Sri Lanka’s small and medium-sized businesses are mulling bringing in new technology and machinery from India to revive the country’s industrial base, according to the Confederation of Micro, Small and Medium Industries (COSMI).
“We are thinking of bringing in new technology and machinery from India to revive Sri Lanka’s sick industries.
Metal industries, food processing, coconut, plastic and rubber and value addition for tea are high potential sectors for partnership for Indian investors,” COSMI Founder President Nawaz Rajabdeen said.
“Members of Confederation of Indian Micro, Small and Medium Enterprises (CIMSME) can join us in this. We at COSMI can form affiliations with SIMSME to support our SMEs. We can also facilitate our SMEs to visit and see Indian machinery and technologies with a view to acquire them to be competitive locally and globally,” he added.
Rajabdeen noted that non-tariff barriers (NTBs) have hindered Sri Lankan exports to India –some coming from local SMEs. India is Sri Lanka’s fourth largest export destination. Some 4, 400 product lines have been given to Sri Lanka tariff-free by India under Indo-Lanka Free Trade Agreement (ILFTA) and 65 percent of products exported from India to Sri Lanka come in out of ILFTA.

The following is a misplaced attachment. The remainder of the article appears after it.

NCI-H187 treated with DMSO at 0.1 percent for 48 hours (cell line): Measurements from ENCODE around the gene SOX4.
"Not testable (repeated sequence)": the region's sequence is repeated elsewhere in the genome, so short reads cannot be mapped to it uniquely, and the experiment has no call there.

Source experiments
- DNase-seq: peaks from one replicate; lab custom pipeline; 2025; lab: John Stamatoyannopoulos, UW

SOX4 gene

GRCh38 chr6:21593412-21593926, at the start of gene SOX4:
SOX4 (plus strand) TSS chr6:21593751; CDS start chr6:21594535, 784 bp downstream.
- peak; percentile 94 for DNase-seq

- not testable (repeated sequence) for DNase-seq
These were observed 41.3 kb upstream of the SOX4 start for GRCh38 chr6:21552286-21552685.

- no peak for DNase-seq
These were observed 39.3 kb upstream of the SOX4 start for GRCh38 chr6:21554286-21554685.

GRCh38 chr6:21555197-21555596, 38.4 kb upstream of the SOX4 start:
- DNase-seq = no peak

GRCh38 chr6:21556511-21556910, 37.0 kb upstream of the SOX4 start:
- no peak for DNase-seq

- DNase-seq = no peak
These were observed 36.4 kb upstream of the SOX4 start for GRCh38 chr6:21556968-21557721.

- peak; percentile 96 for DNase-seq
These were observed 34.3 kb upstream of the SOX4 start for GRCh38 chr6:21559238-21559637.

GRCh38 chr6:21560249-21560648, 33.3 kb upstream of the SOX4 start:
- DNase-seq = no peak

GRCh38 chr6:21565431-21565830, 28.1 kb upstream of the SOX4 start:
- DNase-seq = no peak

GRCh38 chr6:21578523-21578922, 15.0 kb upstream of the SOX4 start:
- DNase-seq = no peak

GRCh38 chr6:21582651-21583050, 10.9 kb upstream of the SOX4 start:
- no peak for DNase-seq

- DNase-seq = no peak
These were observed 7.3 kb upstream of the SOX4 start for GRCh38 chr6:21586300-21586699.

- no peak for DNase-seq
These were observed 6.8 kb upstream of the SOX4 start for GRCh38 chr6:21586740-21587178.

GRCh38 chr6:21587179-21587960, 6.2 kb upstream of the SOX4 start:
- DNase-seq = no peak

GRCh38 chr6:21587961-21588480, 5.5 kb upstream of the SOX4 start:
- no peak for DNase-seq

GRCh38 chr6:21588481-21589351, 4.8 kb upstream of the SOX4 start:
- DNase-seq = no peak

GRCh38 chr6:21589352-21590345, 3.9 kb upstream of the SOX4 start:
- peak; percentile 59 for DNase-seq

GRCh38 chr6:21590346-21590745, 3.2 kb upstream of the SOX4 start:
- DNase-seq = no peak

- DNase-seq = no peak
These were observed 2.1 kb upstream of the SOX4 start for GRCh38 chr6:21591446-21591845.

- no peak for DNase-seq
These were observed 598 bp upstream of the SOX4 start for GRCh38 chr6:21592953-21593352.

“Many Sri Lankan clusters depend for some of their raw material coming as imported material. Around 35 percent domestic value addition hamper them from the very start.
“If they are unable to send their products as exports to their closest and neighbouring markets without 35 percent domestic value addition, it is clear the popular belief that FTAs are helpful for cluster development may not be really true. For Sri Lankan SMEs and SME clusters, the great opportunity of tree trade based exports has also become their greatest obstacle,” Rajabdeen stressed. Sri Lankan exports to India have increased substantially in the past 18 years since 2000 –the year ILFTA came into force. In 2019, bilateral trade between India and Sri Lanka totaled to US$ 4.59 billion. Exports from India to Sri Lanka surged from US$ 600 million in 2001 to US$ 4, 495 million in 2018.